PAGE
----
From the Inane to the International
"Welcome back to school kids. For your first homework assignment, I want you to write an essay on what you did over your summer vacation."
Remember back to your elementary school days when the teacher, invariably assigned a paper on this topic on the first day every year. Well, I miss those days. For me, starting school without writing an essay about my summer exploits is like spring arriving unaccompanied by baseball players holding out for more money.
So I've decided to use this space to tell you about my summer in my best sixth-grade style.....
"What I did over my summer vacation was nothing. It was very boring....."
Actually it was so dull that I'll use the rest of this column to ramble on about the school year, which has been anything but boring so far.
Already the South African Solidarity Committee (SASC), along with a law school group, has conducted a demonstration outside the Harvard Motor House to protest recruitment interviews being conducted inside for a Washington D.C. law firm because three of the firm's partners represent the South African government. 100, was way down from the 3500 who participated in last year's climatic torch light parade, a number of law school students cancelled their interviews due to the urgings of the protesters.
The demo organizers described the protest as an "informational picket," reflecting their desire to use the coming months to educate Harvard students about the situation in South Africa.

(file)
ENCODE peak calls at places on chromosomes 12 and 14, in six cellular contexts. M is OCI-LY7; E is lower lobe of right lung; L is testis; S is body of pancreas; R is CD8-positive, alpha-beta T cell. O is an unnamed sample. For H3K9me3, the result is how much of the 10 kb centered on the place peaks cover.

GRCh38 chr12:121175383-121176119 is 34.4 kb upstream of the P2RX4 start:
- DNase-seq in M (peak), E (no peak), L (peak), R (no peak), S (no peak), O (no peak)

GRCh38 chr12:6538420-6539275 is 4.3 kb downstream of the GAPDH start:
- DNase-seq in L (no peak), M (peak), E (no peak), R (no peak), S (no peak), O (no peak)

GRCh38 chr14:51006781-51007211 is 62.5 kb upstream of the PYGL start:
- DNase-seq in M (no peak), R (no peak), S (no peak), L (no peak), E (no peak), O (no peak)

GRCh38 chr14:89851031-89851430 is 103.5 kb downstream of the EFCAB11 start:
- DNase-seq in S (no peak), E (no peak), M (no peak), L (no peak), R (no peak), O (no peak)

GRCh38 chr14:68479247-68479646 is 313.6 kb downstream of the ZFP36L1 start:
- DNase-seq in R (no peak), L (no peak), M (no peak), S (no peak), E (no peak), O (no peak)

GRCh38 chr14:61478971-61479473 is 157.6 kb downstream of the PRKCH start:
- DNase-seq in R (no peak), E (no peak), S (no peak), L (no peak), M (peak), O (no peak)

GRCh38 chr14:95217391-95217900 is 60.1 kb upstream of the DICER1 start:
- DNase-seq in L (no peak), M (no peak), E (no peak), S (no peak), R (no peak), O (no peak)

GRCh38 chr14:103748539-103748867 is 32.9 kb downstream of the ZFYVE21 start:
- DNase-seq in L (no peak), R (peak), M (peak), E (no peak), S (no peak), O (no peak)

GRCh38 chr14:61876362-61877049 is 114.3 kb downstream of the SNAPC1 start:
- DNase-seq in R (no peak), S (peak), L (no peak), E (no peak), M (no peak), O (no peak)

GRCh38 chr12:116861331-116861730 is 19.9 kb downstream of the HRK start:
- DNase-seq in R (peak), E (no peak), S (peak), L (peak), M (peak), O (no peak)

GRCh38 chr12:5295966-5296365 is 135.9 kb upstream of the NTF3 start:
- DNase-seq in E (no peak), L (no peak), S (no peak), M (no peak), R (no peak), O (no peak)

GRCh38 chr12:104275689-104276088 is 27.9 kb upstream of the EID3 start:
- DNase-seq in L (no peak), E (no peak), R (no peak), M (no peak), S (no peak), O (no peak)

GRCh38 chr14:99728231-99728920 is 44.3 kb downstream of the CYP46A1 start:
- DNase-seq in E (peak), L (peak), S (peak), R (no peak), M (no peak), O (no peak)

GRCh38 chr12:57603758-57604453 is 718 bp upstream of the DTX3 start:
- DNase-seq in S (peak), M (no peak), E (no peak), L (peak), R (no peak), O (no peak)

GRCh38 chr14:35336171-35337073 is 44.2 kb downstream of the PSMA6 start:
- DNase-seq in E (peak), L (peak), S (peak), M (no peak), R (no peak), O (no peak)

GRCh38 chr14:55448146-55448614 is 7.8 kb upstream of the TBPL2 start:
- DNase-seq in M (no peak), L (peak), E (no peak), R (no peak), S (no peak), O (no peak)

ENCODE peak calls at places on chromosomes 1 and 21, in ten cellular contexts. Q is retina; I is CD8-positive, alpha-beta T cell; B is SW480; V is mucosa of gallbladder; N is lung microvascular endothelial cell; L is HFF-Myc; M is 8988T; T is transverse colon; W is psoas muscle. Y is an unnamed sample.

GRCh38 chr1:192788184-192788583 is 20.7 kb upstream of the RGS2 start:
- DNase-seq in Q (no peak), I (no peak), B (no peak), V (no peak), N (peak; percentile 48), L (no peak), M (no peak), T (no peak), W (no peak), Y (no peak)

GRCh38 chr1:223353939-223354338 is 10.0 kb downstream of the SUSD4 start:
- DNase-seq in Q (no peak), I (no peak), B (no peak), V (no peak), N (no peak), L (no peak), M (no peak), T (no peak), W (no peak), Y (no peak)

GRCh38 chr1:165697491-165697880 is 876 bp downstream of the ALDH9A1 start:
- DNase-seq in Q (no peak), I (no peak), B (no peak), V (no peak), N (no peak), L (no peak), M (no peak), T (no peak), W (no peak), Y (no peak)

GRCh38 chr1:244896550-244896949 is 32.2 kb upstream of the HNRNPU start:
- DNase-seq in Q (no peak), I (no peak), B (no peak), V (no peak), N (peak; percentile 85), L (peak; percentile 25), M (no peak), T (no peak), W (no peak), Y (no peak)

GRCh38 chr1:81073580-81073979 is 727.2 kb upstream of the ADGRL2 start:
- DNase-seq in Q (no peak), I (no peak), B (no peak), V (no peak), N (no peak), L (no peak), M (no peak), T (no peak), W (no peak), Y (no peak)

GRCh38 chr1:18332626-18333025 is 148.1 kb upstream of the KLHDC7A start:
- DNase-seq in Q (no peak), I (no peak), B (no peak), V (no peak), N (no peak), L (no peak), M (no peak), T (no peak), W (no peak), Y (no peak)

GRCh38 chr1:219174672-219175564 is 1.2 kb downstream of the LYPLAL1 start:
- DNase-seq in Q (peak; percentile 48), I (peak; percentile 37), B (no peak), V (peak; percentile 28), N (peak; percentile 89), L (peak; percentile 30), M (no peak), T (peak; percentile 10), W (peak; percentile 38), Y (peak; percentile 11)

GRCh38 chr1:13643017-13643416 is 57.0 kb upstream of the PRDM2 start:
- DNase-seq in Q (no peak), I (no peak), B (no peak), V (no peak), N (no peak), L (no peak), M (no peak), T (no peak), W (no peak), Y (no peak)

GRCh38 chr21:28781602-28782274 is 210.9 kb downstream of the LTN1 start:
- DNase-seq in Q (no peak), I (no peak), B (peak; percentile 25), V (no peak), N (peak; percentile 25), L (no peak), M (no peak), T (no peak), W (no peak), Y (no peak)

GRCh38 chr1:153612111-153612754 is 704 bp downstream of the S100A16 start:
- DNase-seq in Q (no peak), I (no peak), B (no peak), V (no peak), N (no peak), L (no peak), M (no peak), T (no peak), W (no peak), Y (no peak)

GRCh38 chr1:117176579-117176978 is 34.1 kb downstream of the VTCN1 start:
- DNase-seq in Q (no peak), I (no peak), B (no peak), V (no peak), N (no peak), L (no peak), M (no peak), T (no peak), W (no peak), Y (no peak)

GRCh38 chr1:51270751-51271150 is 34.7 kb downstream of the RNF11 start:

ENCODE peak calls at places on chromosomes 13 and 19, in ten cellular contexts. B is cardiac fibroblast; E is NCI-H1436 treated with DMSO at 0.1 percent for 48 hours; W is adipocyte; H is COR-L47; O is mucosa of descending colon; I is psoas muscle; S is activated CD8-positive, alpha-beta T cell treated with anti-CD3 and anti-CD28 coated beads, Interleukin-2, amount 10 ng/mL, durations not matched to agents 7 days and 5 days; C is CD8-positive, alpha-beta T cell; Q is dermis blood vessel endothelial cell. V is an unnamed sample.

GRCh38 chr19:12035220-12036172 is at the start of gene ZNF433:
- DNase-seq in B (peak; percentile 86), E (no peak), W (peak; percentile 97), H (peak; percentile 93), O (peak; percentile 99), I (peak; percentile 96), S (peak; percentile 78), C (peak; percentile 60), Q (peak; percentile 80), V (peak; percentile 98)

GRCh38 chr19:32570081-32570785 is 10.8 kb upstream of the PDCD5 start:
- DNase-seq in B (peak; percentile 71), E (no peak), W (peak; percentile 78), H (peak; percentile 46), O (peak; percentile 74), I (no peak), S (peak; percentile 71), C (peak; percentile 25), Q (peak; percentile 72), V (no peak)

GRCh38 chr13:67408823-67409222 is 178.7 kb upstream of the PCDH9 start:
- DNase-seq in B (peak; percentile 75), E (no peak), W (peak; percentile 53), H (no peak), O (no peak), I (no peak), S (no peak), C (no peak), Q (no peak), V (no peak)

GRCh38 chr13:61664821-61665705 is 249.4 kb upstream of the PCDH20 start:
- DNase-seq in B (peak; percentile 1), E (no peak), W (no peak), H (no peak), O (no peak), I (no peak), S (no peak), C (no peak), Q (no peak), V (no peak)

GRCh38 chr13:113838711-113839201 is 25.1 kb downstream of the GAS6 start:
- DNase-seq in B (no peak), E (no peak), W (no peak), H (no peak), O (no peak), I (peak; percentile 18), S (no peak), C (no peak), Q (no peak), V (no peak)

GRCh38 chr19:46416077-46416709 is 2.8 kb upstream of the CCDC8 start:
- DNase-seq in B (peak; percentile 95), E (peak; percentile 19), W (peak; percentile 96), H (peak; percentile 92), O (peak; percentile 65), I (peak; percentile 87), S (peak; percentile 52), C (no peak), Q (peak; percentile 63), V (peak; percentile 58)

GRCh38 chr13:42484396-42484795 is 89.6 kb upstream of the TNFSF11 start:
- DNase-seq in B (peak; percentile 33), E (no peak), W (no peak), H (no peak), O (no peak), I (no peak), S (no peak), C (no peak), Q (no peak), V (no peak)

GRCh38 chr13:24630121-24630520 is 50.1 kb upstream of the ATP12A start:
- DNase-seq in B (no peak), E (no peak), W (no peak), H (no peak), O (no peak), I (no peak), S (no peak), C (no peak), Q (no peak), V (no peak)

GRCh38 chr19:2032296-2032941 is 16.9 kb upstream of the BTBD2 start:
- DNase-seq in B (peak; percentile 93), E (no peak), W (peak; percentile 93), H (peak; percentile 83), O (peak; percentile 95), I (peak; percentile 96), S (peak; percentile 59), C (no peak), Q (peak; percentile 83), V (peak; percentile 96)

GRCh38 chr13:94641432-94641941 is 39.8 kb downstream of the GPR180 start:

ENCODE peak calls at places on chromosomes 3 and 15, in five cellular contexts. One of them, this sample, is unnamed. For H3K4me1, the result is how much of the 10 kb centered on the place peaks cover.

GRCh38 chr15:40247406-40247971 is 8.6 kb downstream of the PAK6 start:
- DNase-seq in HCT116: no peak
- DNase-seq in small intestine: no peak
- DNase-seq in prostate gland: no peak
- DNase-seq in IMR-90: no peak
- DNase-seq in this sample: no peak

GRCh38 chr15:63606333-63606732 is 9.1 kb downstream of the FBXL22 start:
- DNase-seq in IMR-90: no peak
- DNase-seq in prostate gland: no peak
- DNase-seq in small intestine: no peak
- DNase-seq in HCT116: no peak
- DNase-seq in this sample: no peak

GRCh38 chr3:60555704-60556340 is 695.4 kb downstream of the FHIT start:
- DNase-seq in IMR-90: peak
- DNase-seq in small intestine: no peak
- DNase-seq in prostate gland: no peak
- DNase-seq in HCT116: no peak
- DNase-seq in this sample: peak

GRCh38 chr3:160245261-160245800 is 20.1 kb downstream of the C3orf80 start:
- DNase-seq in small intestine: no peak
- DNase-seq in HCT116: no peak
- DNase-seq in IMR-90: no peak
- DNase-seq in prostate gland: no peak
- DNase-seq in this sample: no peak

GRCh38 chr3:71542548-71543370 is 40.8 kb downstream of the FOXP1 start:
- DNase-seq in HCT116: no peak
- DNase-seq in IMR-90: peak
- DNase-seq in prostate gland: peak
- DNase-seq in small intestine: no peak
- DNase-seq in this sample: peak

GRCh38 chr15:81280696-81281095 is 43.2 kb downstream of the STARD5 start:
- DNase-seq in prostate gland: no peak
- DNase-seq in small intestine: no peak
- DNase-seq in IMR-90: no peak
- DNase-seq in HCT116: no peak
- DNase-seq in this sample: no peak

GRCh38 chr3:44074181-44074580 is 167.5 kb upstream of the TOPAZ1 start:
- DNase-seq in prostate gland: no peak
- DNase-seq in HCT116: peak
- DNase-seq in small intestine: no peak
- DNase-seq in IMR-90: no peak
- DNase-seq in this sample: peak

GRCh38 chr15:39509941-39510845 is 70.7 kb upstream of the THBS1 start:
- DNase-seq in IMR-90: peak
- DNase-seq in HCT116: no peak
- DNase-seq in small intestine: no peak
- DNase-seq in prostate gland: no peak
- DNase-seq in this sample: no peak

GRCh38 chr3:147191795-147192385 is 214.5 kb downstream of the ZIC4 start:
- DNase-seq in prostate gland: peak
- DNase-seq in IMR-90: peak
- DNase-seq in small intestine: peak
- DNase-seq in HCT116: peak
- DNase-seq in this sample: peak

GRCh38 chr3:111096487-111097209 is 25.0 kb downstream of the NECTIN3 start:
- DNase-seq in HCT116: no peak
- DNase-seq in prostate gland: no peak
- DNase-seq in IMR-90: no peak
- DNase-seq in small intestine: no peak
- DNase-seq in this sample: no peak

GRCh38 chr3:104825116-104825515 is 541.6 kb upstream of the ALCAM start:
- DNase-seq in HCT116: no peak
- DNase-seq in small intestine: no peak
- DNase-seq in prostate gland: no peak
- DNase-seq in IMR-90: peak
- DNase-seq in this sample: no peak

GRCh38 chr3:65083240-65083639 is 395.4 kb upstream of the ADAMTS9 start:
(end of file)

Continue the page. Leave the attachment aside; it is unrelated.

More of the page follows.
Probably the best opportunity to learn about the issues dividing that nation will be a talk given this Sunday by Donald Woods, a South African journalist who is currently at Harvard as a Nieman Fellow. Woods was banned last year by the government of South Africa for his anti-apartheid writings but he managed to escape from the country some months later. Woods will appear at 8 p.m. in the Leverett Dining Hall.
Perhaps the most exciting event of the new year was the kick-off of the news TV series, "Battleship Galactica," with a special three-hour segment two weeks ago. The show was made even more dramatic when it was interrupted by the announcement that the Camp David talks had resulted in agreement on a framework for peace in the Middle East.
Joel Migdal, associate professor of Government and a native of Israel, will discuss this subject--the Middle East, not star wars--tomorrow evening at 8:45 p.m. in the Philips Brooks House parlor. His topic will be "Can the West Bank Arabs Accept Begin's Autonomy?"
Not far from Israel, Iran has had its own problems recently. Last week a major earthquake devastated parts of that nation which was already in upheaval due to fighting between pro- and anti-government forces. Tonight the Center for Middle Eastern Studies is sponsoring a panel discussion on the crisis in Iran. It will begin at 7:30 p.m. in Boylston Auditorium.
Alexsandr Solzhenitsyn's commencement address on the decline and fall of the West may have been the biggest graduation media event since a man named Marshall took the podium over 30 years ago.
Next Monday at 8 p.m. the Phillips Brooks House presents "A Humanist Response to Solzhenitsyn."
Finally, this week's award for the best lecture title goes to Oxford's James D. Murray who will speak next Wednesday at 4 p.m. in Pierce 209 on "Threshold Cell-Cell Interaction and Spatial Structuring in Practical Reaction-Diffusion Systems or How the Leopard Got its Spots."
Campus Toga fans.